Site Home   Archive Home   FAQ Home   How to search the Archive   How to Navigate the Archive   
Compare FPGA features and resources   

Threads starting:
1994JulAugSepOctNovDec1994
1995JanFebMarAprMayJunJulAugSepOctNovDec1995
1996JanFebMarAprMayJunJulAugSepOctNovDec1996
1997JanFebMarAprMayJunJulAugSepOctNovDec1997
1998JanFebMarAprMayJunJulAugSepOctNovDec1998
1999JanFebMarAprMayJunJulAugSepOctNovDec1999
2000JanFebMarAprMayJunJulAugSepOctNovDec2000
2001JanFebMarAprMayJunJulAugSepOctNovDec2001
2002JanFebMarAprMayJunJulAugSepOctNovDec2002
2003JanFebMarAprMayJunJulAugSepOctNovDec2003
2004JanFebMarAprMayJunJulAugSepOctNovDec2004
2005JanFebMarAprMayJunJulAugSepOctNovDec2005
2006JanFebMarAprMayJunJulAugSepOctNovDec2006
2007JanFebMarAprMayJunJulAugSepOctNovDec2007
2008JanFebMarAprMayJunJulAugSepOctNovDec2008
2009JanFebMarAprMayJunJulAugSepOctNovDec2009
2010JanFebMarAprMayJunJulAugSepOctNovDec2010
2011JanFebMarAprMayJunJulAugSepOctNovDec2011
2012JanFebMarAprMayJunJulAugSepOctNovDec2012
2013JanFebMarAprMayJunJulAugSepOctNovDec2013
2014JanFebMarAprMayJunJulAugSepOctNovDec2014
2015JanFebMarAprMayJunJulAugSepOctNovDec2015
2016JanFebMarAprMayJunJulAugSepOctNovDec2016
2017JanFebMarApr2017

Authors:A B C D E F G H I J K L M N O P Q R S T U V W X Y Z

Custom Search

Messages from 28075

Article: 28075
Subject: Re: dual port ram for altera
From: Peter Alfke <peter.alfke@xilinx.com>
Date: Wed, 20 Dec 2000 08:53:05 -0800
Links: << >>  << T >>  << A >>


Hal Murray wrote:

>
>
> Just checking to make sure I understand...
>
> "corrupted data" means some of the bits were written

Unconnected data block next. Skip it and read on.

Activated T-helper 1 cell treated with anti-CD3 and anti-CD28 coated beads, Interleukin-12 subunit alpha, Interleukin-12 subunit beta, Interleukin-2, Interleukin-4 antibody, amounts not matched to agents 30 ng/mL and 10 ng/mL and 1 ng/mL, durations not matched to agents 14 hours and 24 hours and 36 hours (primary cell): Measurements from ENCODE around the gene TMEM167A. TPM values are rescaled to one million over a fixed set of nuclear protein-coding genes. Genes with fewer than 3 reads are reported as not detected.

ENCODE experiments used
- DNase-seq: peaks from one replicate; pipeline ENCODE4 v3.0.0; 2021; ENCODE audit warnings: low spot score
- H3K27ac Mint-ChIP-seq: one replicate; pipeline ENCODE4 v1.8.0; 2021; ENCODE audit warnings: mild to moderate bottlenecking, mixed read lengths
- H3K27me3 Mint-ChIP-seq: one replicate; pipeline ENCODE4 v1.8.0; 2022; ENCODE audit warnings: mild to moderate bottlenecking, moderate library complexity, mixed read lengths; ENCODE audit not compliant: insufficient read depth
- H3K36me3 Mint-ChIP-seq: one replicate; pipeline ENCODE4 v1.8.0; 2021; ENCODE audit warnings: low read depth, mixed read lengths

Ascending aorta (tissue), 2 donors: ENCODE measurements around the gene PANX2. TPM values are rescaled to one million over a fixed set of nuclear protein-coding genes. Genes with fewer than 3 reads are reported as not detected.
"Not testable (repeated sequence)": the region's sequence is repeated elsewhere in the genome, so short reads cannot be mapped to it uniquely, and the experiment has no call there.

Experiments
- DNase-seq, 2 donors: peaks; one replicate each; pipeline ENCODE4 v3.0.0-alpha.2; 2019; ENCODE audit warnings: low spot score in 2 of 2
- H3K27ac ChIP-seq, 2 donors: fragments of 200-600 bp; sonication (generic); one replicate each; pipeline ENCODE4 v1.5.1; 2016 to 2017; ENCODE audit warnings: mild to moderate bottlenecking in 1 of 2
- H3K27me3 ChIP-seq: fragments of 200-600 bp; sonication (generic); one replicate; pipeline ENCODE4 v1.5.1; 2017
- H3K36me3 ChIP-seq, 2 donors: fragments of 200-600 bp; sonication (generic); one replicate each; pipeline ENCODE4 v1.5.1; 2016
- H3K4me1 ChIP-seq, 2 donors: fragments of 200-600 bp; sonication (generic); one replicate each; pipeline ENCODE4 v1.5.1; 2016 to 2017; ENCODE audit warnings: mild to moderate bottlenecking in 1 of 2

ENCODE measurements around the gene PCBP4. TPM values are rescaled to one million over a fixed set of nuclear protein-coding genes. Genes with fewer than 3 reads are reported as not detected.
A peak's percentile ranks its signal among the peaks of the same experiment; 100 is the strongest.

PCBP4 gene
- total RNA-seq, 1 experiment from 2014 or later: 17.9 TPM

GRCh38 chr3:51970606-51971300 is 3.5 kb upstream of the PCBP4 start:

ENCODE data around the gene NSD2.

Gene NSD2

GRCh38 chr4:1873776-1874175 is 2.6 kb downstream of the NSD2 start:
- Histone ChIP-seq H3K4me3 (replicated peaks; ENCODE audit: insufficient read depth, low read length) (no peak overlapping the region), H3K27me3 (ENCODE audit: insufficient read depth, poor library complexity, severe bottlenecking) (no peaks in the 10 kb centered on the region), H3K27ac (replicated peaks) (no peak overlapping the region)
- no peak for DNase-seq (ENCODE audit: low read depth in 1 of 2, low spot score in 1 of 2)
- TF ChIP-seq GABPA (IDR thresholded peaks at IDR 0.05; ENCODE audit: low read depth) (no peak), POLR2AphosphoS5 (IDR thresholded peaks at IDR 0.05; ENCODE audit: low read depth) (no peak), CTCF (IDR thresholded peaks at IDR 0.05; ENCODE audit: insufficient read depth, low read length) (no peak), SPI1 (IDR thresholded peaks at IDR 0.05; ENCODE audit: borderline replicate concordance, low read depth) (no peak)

> by one side and some of the bits were written by the other.  Right?
>
> So this only matters if the RAM is more than 1 bit wide.

Yes. One-bit wide is the special case where it doesn't matter if the data is
corrupted. If both sides write the same, 1 or 0, it will be fine. If the  two
sides differ, then the outcome will be either 1 or 0, which is acceptable. So
in this particular case, you can ignore all precautions.

Peter Alfke



Article: 28076
Subject: Re: really fast counter in SpartanXL?
From: Peter Alfke <peter.alfke@xilinx.com>
Date: Wed, 20 Dec 2000 08:57:49 -0800
Links: << >>  << T >>  << A >>


Hal Murray wrote:

> [Context is making a fast counter to measure the width of a pulse.]
>
> Could you get an extra half bit of resolution by clocking things
> on the other edge of the clock too?
>
> I think that requires that both the clock-enable (pulse being measured)
> and the clock be be routed to 2 CLBs with matching routing delays.
>

And I suppose you would then build two complete counters and add their values.
That gives you the number of rising + the number of falling edges.  Should work.

Peter Alfke


Article: 28077
Subject: Re: Spartan2 and industrial temperatures
From: Peter Alfke <peter.alfke@xilinx.com>
Date: Wed, 20 Dec 2000 09:02:16 -0800
Links: << >>  << T >>  << A >>


Karl Olsen wrote

>
> Hi again,
>
> ds001_3.pdf mentions 500mA startup current for commercial parts, and nothing
> for industrial.  Is the startup current expected to be larger for industrial
> parts in the whole -40C to 100C range?

No, only when cold. It is a function of die temperature, not of the designated
speed grade.

>
>
> Another thing -- I haven't found much info about Spartan2 dynamic power.
> The closest is the Virtex power estimator at
> http://support.xilinx.com/cgi-bin/powerweb.pl
> Can this be used with any accuracy for XC2S15 and XC2S30 designs, if I
> select XCV50 in the power estimator?

I cannot answer this. Just don't know.

Peter Alfke


Article: 28078
Subject: Re: Is it necessary to synchronize the reset signal in an FPGA ?
From: "Andrew Ince" <andrew.ince@gecm.com>
Date: Wed, 20 Dec 2000 17:03:29 -0000
Links: << >>  << T >>  << A >>

"Martin Heimlicher" <heimlicher@scs.ch> wrote in message
news:3a37e67f@news.datacomm.ch...

> How do I assure that an externally supplied reset signal connected to some
> sort of GSR (global set/reset) net releases all registers simultaneously
(in
> the same clock cycle) and reliably (no metastability) ?
>   Martin Heimlicher, Supercomputing Systems AG, Switzerland

On a related point, Why should the 'uncritical' resets be coded?